I have concluded that the surface-mounted tee-nuts (item 94122A200 from McMaster-Carr) are difficult to break, but they do break at the collar if you tighten their mating bolts too much.
So I removed these 14 tee-nuts from my knockdown Nicholson bench. When it comes to a workbench, nothing should be light- or medium-duty. I replaced them with an old standby for me: the six-prong steel tee-nut for wood, also from McMaster-Carr (90975A163).
These are less expensive – $13.72 for a pack of 50 – and can be tightened with prejudice. You’ll crush the wood before you strip or break these tee-nuts. The downside? They will sometimes fall out when your parts are disassembled.
And here ends the great surface-mounted tee-nut experiment of 2014.
Tomorrow I’ll finish up this workbench – flatten the benchtop and install the crochet. I’ll also shoot a video of how the bench knocks down for travel. I am pleased with the way it goes together.
Then I’ll get back on a pair of Roorkee chair commissions.
Here’s the good news: The bench is assembled and works well. I’ll explain the construction details in the coming days.
And the bad: I destroyed one of the knockdown fasteners tonight. I tightened one of the 3/8” hex-head bolts that fastens the top, and the head of the bolt began to spin freely. Nuts on the tee-nut. The collar of the tee-nut had ripped free from its mounting plate. The broken metal looks porous and weak. I am not happy.
I am going to torture-test a few of these tee-nut fasteners from McMaster-Carr and see if they all break or if that one is an outlier.
After many customer requests, we have made a run of our Bayside hats in black with khaki piping and khaki embroidery of our logo.
These hats are unstructured, cotton, made in the United States and adjustable with a steel clasp. They are $17 and are available in our store here.
Dark hats such as these are ideal for hiding sweat stains (eww). Of course, they also absorb heat and make some people sweat a bit more – so they are great for the fall and winter. (Boy, I really know how to sell stuff don’t I?)
I know it looks like John Hoffman and I have been lazy publishers this year. Here it is August and we’ve released only two products in 2014 – “Campaign Furniture” and “The Naked Woodworker.”
Are we drunk? Well, yes, but that’s not what is hampering productivity. We have been working on projects that have a long gestation period. Longer than a constipated elephant, apparently. Here is a quick update on stuff that is on the immediate horizon – before the end of the year.
1. “l’Art du Menuisier: The Book of Plates.” We haven’t discussed this project publicly, and I’ll write about it more in the next couple weeks. “The Book of Plates” contains all 383 plates from all of Andre Roubo’s masterwork printed full-size and on super-sexy #100 Mohawk Superfine paper, hardbound and beautiful. This huge book has been a technical challenge because we want it to have a $100 retail price and still be American-made and extremely high-quality. We have succeeded. Details to come. This book is in the capable design hands of Wesley Tanner (“To Make as Perfectly as Possible” deluxe and standard) right now.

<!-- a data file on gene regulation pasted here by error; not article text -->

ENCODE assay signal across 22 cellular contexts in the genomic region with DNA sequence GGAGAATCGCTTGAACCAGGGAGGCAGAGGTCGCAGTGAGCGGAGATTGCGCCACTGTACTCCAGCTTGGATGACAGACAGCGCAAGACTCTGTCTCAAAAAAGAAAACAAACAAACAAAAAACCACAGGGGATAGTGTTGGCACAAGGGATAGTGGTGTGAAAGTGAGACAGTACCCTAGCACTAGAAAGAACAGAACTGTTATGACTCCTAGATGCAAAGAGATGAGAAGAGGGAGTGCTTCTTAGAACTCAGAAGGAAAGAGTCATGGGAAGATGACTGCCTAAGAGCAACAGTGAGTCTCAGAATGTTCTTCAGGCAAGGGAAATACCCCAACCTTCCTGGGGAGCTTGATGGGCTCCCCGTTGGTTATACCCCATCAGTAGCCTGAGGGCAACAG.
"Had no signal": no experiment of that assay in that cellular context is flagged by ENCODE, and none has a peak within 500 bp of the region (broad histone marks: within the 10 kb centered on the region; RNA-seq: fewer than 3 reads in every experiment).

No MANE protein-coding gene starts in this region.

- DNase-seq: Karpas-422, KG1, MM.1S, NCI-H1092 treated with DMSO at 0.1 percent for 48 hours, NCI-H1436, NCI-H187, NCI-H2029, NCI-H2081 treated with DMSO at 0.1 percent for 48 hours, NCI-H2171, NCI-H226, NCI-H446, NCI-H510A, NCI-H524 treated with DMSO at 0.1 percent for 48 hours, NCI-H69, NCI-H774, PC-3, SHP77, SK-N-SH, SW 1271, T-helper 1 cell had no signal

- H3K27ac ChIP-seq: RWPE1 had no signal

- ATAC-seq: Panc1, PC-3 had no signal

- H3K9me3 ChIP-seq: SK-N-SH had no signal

2. “Calvin Cobb: Radio Woodworker! A Novel with Measured Drawings” by Roy Underhill. The book is complete and being designed by Linda Watts (“By Hand & Eye” and “The Art of Joinery”) right now. Look for this book in November and somewhere in the $27 price range.
3. “Windsor Fundamentals” (working title) by Peter Galbert. The text is complete. Pete is finishing up some drawings and photos. This book will go to the designer in about five weeks. We are going to try to get this out before the end of the year.
4. “The Woodworker – The Charles Hayward Years.” Work on this book began in 2007 and is finally coming to the end. This will be an enormous compilation of the writings and drawings of Charles Hayward, the single-best woodworking author of the 20th century. Much of this material was collected into his classic books (“Woodwork Joints,” “Cabinet Making for Beginners”). A lot of this work hasn’t been seen since the 1930s. We are scanning a few missing articles and then this book will go into design. We don’t have a release date.
There are lots of other books we are working on actively every day, from the second volume of Roubo, the book on H.O. Studley to “The Furniture of Necessity.” But the above titles are the next four in the pipeline.